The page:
Monrovia: Ebola is threatening the very existence of Liberia as the killer virus spreads like "wild fire", the defence minister warned, following a grim World Health Organisation assessment that the worst is yet to come.
After predicting an "exponential increase" in infections across West Africa, the WHO warned that Liberia, which has accounted for half of all fatalities, could initially only hope to slow the contagion, not stop it.
"Liberia is facing a serious threat to its national existence," Defense Minister Brownie Samukai told a meeting of the UN Security Council yesterday.
The disease is "now spreading like wild fire, devouring everything in its path," he said.
The WHO upped the Ebola death toll yesterday to 2,296 out of 4,293 cases in Liberia, Sierra Leone, Guinea and Nigeria as of September 6. Nearly half of all infections had occurred in the past 21 days, it said.
The agency also evacuated its second infected medical expert, a doctor who had been working at an Ebola treatment centre in Sierra Leone.
Emory University Hospital in the United States admitted an American on Tuesday who had contracted the disease in west Africa, but declined to confirm whether the patient was the WHO employee.
The hospital has successfully treated two other infected US nationals.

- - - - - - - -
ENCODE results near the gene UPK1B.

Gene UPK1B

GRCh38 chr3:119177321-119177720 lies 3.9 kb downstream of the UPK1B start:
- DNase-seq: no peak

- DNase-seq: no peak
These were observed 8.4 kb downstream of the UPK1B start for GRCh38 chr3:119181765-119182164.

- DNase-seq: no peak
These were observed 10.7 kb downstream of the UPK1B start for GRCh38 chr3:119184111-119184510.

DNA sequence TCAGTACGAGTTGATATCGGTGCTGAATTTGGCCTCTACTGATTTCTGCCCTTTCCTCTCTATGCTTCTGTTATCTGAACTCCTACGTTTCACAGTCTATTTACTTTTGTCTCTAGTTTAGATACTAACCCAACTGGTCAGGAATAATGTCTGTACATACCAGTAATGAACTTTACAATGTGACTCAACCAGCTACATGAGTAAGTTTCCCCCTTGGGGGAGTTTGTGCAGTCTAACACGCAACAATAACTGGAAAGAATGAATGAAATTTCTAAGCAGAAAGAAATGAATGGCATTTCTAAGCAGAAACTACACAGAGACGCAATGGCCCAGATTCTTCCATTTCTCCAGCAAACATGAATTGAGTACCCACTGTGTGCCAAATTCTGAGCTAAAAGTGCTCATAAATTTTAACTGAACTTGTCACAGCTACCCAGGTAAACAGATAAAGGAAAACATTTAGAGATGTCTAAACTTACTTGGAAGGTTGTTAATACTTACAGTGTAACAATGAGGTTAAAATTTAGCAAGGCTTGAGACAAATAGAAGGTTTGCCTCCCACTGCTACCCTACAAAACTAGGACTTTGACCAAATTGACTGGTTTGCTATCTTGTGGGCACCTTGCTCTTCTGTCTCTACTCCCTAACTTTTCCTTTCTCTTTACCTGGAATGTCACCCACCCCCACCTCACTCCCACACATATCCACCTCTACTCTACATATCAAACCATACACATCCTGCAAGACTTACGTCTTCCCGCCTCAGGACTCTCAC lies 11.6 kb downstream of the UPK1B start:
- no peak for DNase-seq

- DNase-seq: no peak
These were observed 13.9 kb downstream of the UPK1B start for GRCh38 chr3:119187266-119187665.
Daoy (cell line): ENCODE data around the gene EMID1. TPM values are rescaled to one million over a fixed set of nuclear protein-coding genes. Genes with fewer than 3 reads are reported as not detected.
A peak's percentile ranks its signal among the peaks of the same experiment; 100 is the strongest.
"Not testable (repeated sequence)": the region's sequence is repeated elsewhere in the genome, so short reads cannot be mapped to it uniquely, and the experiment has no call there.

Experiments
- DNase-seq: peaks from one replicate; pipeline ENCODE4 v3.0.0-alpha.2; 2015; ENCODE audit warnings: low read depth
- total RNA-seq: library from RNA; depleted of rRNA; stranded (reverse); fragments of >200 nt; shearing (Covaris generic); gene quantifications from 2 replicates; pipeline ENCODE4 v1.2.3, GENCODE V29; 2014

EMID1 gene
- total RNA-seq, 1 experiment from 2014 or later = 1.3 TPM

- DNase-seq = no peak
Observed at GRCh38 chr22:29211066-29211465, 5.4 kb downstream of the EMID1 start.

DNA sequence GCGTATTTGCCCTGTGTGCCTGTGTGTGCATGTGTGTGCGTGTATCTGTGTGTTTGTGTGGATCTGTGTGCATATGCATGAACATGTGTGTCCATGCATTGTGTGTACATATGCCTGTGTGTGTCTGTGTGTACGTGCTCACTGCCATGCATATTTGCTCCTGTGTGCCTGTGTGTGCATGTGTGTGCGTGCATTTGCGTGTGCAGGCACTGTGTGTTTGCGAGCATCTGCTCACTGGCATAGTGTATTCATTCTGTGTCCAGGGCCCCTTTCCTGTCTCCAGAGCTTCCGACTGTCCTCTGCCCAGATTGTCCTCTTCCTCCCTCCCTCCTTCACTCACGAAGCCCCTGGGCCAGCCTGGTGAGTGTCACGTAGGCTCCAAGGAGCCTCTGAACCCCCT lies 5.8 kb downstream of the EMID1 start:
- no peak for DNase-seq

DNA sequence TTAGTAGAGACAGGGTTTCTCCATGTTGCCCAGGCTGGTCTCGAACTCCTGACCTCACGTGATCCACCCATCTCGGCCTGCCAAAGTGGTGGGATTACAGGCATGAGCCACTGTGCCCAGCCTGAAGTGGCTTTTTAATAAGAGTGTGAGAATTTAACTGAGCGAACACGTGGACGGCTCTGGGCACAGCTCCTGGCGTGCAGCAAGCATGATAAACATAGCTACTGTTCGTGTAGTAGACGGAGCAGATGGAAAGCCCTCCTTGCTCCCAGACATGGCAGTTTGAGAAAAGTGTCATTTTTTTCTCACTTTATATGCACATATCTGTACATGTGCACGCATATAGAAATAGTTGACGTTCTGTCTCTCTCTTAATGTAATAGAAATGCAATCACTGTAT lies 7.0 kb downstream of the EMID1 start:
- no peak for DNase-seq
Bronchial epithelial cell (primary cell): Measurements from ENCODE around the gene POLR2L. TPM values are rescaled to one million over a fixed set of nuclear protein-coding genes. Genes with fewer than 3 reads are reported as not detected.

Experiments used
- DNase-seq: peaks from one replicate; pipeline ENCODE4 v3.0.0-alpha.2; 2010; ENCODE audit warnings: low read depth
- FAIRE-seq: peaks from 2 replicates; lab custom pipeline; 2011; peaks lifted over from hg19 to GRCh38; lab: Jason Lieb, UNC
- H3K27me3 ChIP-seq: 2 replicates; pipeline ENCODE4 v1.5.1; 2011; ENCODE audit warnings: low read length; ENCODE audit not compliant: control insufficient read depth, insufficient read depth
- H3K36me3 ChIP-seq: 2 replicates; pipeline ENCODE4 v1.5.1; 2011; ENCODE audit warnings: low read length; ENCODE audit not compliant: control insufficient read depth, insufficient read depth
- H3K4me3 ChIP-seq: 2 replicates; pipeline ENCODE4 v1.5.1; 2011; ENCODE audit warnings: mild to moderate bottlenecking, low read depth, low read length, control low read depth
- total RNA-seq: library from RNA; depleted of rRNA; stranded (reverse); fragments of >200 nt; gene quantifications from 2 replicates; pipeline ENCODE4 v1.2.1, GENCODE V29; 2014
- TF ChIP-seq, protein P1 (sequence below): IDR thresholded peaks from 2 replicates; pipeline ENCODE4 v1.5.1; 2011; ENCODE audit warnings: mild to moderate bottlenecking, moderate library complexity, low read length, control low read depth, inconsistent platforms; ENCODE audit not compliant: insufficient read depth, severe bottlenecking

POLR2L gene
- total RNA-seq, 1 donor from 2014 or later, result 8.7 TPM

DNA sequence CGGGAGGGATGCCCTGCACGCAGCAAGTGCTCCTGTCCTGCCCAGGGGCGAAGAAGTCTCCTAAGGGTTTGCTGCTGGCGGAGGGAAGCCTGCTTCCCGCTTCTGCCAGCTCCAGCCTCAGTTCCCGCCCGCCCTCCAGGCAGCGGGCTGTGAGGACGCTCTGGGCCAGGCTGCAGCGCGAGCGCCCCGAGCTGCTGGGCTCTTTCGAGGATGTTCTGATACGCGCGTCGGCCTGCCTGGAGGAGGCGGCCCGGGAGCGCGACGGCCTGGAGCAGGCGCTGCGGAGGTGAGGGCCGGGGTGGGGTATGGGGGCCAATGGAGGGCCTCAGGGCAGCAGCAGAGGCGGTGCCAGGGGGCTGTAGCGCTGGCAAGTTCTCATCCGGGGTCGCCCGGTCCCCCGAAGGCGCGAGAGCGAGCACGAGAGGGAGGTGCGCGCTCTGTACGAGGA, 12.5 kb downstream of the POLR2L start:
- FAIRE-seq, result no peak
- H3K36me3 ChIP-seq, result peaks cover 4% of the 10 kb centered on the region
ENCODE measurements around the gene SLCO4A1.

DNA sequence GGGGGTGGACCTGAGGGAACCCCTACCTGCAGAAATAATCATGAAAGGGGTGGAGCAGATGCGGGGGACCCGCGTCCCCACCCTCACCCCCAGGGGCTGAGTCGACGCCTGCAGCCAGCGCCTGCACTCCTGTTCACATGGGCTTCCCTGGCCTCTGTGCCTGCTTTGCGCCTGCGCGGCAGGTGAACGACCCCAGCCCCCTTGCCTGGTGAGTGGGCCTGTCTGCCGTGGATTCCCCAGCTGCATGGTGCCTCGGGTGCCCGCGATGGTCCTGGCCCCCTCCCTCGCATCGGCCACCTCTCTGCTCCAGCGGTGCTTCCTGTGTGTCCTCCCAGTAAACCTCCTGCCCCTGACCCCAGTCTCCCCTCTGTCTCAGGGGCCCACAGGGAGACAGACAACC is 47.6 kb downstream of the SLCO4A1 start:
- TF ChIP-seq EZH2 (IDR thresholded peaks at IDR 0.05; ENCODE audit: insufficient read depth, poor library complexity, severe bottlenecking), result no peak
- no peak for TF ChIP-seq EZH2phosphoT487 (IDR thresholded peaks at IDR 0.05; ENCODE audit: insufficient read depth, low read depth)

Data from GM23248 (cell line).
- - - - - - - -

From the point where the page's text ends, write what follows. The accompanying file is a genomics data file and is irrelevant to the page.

Ebola, transmitted through bodily fluids, leads to haemorrhagic fever and -- in over half of cases -- death. There is no specific treatment regime and no licensed vaccine.
The latest WHO figures underscore Ebola's asymmetric spread, as it rips through densely populated communities with decrepit health facilities and poor public awareness campaigns.
Speaking Tuesday, WHO's epidemiology chief Sylvie Briand said the goal in Senegal and Nigeria was now "to stop transmission completely". Senegal has announced only one infection, while Nigeria has recorded 19 infections and eight deaths.
The Democratic Republic of Congo is battling a separate outbreak which has killed 32 in a remote northwestern region.
"But in other locations, like Monrovia, where we have really wide community transmission, we are aiming at two-step strategies," Briand said in Geneva, "first, to reduce the transmission as much as possible and, when it becomes controllable, we will also try to stop it completely.
"But at this point in time we need to be pragmatic and try to reduce it in the initial steps."